Response to non-uniform salinity in the root zone of the halophyte Atriplex nummularia: growth, photosynthesis, water relations and tissue ion concentrations

Nadia Bazihizina, Timothy D Colmer, Edward G Barrett-Lennard
Annals of Botany 2009, 104 (4): 737-45

BACKGROUND AND AIMS: Soil salinity is often heterogeneous, yet the physiology of halophytes has typically been studied with uniform salinity treatments. An evaluation was made of the growth, net photosynthesis, water use, water relations and tissue ions in the halophytic shrub Atriplex nummularia in response to non-uniform NaCl concentrations in a split-root system.

METHODS: Atriplex nummularia was grown in a split-root system for 21 d, with either the same or two different NaCl concentrations (ranging from 10 to 670 mm), in aerated nutrient solution bathing each root half.

KEY RESULTS: Non-uniform salinity, with high NaCl in one root half (up to 670 mm) and 10 mm in the other half, had no effect on shoot ethanol-insoluble dry mass, net photosynthesis or shoot pre-dawn water potential. In contrast, a modest effect occurred for leaf osmotic potential (up to 30 % more solutes compared with uniform 10 mm NaCl treatment). With non-uniform NaCl concentrations (10/670 mm), 90 % of water was absorbed from the low salinity side, and the reduction in water use from the high salinity side caused whole-plant water use to decrease by about 30 %; there was no compensatory water uptake from the low salinity side. Leaf Na(+) and Cl(-) concentrations were 1.9- to 2.3-fold higher in the uniform 670 mm treatment than in the 10/670 mm treatment, whereas leaf K(+) concentrations were 1.2- to 2.0-fold higher in the non-uniform treatment.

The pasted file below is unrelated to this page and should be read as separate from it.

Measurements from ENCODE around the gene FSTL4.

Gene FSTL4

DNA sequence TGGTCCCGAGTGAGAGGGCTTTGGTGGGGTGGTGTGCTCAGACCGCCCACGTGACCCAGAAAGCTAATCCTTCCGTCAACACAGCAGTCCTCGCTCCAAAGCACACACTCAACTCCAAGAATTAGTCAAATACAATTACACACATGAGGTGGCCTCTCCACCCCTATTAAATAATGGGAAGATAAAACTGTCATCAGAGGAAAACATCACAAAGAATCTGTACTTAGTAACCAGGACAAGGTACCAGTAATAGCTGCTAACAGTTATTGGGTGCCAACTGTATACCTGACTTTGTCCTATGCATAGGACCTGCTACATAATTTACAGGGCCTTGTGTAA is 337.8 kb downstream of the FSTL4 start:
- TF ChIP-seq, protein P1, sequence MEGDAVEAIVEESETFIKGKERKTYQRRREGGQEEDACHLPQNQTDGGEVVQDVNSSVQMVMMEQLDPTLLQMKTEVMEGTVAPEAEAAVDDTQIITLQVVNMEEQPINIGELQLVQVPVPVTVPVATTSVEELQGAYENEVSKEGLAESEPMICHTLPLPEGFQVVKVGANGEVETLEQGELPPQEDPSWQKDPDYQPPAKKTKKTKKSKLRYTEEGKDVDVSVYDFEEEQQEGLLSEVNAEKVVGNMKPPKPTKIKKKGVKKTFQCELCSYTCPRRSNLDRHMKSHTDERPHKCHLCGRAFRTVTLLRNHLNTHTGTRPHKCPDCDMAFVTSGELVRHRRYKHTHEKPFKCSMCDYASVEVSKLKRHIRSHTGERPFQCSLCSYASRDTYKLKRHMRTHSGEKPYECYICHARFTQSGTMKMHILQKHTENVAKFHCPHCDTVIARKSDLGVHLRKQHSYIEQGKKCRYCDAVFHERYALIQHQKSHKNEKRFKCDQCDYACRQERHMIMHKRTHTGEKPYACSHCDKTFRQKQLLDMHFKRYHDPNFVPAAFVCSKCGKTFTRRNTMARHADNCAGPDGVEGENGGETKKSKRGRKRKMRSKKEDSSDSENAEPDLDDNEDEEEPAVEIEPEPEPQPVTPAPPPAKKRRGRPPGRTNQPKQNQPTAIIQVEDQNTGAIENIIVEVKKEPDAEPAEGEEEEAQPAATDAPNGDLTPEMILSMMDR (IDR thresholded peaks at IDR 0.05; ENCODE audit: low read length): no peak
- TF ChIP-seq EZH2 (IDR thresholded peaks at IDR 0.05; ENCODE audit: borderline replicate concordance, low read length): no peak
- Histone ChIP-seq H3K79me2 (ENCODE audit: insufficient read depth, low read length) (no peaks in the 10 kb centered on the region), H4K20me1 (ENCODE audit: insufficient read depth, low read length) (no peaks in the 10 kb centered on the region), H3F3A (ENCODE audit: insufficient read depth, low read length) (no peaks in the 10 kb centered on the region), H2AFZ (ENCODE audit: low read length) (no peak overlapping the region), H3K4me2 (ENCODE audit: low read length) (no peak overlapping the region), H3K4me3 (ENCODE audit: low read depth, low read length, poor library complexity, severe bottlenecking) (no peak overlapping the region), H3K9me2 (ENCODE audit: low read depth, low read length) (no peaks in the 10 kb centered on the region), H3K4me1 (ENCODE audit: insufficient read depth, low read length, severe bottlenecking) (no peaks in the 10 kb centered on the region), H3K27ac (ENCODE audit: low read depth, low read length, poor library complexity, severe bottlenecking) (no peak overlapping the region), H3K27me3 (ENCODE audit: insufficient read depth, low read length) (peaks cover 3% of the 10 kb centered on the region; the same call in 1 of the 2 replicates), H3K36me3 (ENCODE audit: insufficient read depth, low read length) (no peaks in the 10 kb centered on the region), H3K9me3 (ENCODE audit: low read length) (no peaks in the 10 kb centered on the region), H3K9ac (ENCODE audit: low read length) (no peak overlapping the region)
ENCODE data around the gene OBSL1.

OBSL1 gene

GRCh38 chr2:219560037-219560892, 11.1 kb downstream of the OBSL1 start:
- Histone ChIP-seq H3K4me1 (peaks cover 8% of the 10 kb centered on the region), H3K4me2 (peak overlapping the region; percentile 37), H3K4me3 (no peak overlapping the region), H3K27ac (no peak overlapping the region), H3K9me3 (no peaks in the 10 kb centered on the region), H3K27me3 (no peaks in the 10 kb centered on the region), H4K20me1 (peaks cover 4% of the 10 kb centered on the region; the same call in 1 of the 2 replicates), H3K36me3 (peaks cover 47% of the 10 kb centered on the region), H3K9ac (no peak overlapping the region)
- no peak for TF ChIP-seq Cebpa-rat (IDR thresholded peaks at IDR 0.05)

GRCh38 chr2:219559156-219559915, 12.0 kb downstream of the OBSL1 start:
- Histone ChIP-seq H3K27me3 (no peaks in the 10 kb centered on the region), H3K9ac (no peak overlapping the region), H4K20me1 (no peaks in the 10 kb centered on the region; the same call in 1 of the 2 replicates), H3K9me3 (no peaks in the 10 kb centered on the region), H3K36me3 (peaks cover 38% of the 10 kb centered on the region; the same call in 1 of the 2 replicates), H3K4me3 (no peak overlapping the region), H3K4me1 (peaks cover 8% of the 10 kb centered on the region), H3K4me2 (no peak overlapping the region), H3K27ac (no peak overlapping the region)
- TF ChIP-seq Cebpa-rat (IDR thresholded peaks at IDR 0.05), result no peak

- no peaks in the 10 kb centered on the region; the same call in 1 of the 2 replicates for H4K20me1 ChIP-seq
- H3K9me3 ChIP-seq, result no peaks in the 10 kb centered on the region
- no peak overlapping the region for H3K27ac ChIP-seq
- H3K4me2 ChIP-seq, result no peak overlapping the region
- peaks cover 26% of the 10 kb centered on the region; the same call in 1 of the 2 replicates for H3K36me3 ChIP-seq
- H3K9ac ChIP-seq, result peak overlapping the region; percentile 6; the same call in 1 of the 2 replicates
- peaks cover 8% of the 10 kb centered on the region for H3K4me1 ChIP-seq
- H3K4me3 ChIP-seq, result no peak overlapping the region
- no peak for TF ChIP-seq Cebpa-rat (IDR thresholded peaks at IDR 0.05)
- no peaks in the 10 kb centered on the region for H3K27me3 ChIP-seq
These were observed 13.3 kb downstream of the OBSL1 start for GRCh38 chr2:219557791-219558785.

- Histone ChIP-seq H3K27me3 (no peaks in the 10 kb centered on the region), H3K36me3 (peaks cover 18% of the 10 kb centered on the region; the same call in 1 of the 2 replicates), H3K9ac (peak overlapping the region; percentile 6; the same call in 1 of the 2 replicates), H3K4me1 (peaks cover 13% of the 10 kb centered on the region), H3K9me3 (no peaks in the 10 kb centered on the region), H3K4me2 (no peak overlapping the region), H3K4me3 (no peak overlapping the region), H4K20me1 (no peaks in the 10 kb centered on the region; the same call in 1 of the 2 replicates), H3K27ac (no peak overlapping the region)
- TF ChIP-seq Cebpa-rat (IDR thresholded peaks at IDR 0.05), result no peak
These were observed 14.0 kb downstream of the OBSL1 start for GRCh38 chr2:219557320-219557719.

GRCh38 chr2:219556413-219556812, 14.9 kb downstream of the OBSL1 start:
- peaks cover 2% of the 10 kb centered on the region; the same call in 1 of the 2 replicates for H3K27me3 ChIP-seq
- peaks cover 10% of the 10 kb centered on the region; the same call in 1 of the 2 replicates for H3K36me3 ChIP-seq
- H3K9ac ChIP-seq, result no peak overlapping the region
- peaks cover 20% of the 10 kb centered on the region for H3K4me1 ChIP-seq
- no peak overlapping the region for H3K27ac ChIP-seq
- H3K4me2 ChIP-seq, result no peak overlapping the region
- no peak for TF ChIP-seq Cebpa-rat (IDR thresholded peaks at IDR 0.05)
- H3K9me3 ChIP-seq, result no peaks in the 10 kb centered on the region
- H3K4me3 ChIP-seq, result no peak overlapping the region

CONCLUSIONS: Atriplex nummularia with one root half in 10 mm NaCl maintained net photosynthesis, shoot growth and shoot water potential even when the other root half was exposed to 670 mm NaCl, a concentration that inhibits growth by 65 % when uniform in the root zone. Given the likelihood of non-uniform salinity in many field situations, this situation would presumably benefit halophyte growth and physiology in saline environments.

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